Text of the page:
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There are different types of hearing aids and devices. Your child’s audiologist will explain your options and find the best device based on their type of hearing loss and needs. Before reading this information sheet we
recommend that you familiarise yourself with our information sheets on how the ear works and types of hearing loss.
Do I have to pay for a hearing device?
If you are eligible for the Australian Government Hearing Services Program your child’s hearing services will be covered up until the age of 26.
What are the different types of hearing aids?
Hearing aids come in a range of sizes, shapes and styles.
Types of hearing aid
The hearing aid sits behind your ear. Typically, the hearing aid is attached to a tube that connects to an ear mould. The microphone is on the top. Sound travels from the hearing aid through the tube and mould and into your ear canal.
Those with a profound hearing loss they may use a high-powered BTE hearing aid. They usually require a larger battery and the hearing aids are bigger. Open BTE hearing aids are not connected to a mould.
The tube is very thin and directs sound from the hearing aid into the ear canal. This type of hearing aid is for people who have good hearing for low pitch sounds, or who cannot wear an ear mould.
In-the-canal (ITC) and in-the-ear (ITE)
With these hearing aids instead of sitting behind the ear they sit inside. They sit in the bowl of the outer ear and a part sits out to direct sound into the ear. In the ear, hearing aids are bigger and more powerful that in the canal hearing aids.
These types of hearing aids aren’t for everyone especially for people who experience ear infections.
Completely in the canal (CIC)
These hearing aids sit deep in the ear and are quiet small. Due to being small they are less powerful, have less features and not suitable for all hearing types or those that have chronic ear infections.
Other Types of Hearing Devices
Bone conduction hearing aids
For those with problems in their outer or middle ears (for example chronic ear infections) they may use a bone conducted hearing aid as this type of hearing aid does not require a mould. This hearing aid works by transferring sound by bone vibration directly to the cochlea. Due to the way this hearing aid works, it is good for those with a working cochlea but have conductive or mixed hearing loss. There are two types; one involves surgery to inset a fixture behind the ear. The other type does not require surgery, the hearing aid sits just above the ear. For those who wear glasses you can also use spectacle aids. This is when the bone conduction hearing aid sits on your glasses.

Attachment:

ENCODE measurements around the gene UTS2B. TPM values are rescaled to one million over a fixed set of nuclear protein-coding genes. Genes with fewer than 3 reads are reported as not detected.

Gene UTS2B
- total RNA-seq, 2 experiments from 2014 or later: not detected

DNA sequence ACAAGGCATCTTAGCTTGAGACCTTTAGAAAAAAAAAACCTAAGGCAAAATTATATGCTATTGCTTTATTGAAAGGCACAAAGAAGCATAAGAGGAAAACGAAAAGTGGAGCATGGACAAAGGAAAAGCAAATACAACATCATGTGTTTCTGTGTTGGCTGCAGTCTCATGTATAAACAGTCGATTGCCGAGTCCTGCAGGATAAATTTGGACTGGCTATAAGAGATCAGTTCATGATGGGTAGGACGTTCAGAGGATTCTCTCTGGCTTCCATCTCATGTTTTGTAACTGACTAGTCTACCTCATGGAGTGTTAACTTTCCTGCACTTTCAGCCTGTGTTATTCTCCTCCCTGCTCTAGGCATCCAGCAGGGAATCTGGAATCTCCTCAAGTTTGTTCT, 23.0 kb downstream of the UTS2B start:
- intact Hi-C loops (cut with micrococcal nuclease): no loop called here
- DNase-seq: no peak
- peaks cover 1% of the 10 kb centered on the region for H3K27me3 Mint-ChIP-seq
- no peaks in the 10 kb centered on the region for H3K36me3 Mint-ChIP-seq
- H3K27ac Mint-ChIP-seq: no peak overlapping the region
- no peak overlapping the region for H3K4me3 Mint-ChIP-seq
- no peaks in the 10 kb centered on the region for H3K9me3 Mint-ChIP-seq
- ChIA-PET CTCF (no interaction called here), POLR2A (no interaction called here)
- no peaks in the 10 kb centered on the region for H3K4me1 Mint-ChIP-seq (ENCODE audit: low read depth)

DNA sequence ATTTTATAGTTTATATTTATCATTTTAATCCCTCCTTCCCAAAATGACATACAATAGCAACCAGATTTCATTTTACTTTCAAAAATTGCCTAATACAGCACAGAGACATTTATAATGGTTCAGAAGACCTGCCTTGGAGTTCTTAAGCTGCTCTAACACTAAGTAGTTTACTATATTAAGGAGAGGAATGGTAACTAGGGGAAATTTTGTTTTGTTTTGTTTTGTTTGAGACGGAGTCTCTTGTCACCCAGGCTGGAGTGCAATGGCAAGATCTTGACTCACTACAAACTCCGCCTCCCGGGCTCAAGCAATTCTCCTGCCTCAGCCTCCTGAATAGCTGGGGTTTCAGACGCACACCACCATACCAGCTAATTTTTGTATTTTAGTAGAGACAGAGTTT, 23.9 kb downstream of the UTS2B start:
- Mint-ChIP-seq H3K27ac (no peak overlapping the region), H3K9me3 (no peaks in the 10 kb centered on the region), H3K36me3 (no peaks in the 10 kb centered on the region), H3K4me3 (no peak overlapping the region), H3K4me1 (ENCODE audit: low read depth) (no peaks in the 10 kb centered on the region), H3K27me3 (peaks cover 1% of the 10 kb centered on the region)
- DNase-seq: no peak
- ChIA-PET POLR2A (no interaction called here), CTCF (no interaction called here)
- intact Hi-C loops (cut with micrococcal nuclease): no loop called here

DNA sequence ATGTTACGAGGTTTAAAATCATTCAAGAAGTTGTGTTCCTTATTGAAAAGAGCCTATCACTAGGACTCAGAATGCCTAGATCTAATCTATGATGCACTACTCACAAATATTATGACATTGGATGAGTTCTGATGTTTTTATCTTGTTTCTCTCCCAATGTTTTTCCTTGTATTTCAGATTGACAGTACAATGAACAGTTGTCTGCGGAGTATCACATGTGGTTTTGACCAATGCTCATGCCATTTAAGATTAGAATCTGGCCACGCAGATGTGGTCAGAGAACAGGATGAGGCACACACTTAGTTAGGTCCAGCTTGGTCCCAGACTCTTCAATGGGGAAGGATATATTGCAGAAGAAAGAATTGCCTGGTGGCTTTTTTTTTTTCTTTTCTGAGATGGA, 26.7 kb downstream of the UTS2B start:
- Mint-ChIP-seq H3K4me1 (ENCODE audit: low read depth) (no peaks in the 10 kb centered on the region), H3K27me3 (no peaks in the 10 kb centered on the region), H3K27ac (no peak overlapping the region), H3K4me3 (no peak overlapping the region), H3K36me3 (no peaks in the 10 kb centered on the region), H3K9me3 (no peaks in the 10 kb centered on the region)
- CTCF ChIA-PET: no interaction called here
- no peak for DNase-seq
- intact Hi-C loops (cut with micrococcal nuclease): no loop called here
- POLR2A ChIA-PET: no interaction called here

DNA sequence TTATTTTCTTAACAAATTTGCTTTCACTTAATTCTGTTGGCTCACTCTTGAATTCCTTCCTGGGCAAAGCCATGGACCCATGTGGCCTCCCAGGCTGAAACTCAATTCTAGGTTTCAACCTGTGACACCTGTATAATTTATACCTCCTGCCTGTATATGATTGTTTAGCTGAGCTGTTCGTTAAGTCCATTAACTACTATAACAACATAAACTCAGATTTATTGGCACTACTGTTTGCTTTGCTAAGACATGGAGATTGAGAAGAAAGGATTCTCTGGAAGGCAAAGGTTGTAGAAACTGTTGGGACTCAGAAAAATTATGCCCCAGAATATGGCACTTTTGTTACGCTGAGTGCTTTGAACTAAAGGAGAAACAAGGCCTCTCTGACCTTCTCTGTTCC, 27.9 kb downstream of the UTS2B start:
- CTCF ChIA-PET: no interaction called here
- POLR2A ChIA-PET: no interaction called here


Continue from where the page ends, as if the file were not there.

Contralateral Routing of Signals
This type of hearing aid is used for those with unilateral hearing loss, hearing loss in one ear and normal hearing in the other. The sound from the ear with poor hearing is transmitted to the ear with better hearing.
Bilateral contralateral routing of signal (BiCROS) uses the same system and is used with both ears have hearing loss but one ear has substantially better hearing that the other ear.
Body worn hearing aids
With body worn hearing aids, the earpiece sits in the ear and connects to a box shaped device via a cord. The device is large as it requires AA or AAA batteries to power the strong amplification.
The microphone sits on the device and must be placed in a location where the sound can be captured.
These types of hearing aids are powerful and useful for severe to profound hearing loss due to the powerful amplification.
With behind the ear hearing aids becoming more powerful as technology developed these types of hearing aids are used less frequently.
A cochlear implant is an electronic medical device that replaces the function of the damaged inner ear. Unlike hearing aids, which make sounds louder, cochlear implants do the work of damaged parts of the inner ear (cochlea) to provide sound signals to the brain.
People with severe to profound sensorineural hearing loss may benefit from a cochlear implant. The cochlear implant bypasses the acoustic hearing proves by using an electric system. Instead of sound waves signalling the auditory nerve that sends the sound to the brain, an electric signal stimulates the auditory nerve to send the signal to the brain. Over time the brain adjust to the change from the sound to electric signalling and can then interpret the electric signals as noise and speech.
Your audiologist can discuss the options of choosing a cochlear implant with you. A cochlear implant consists of two parts. The first part is the sound processor, which sits behind the ear, and connects to a coil. The sound processor is where you will find the microphone and where to change the battery. This coil which transmits a signal over the skin to the inside part of the implant. The implant, which is inside the inner ear, has a coil to receive the signal and to stimulate the auditory nerve.
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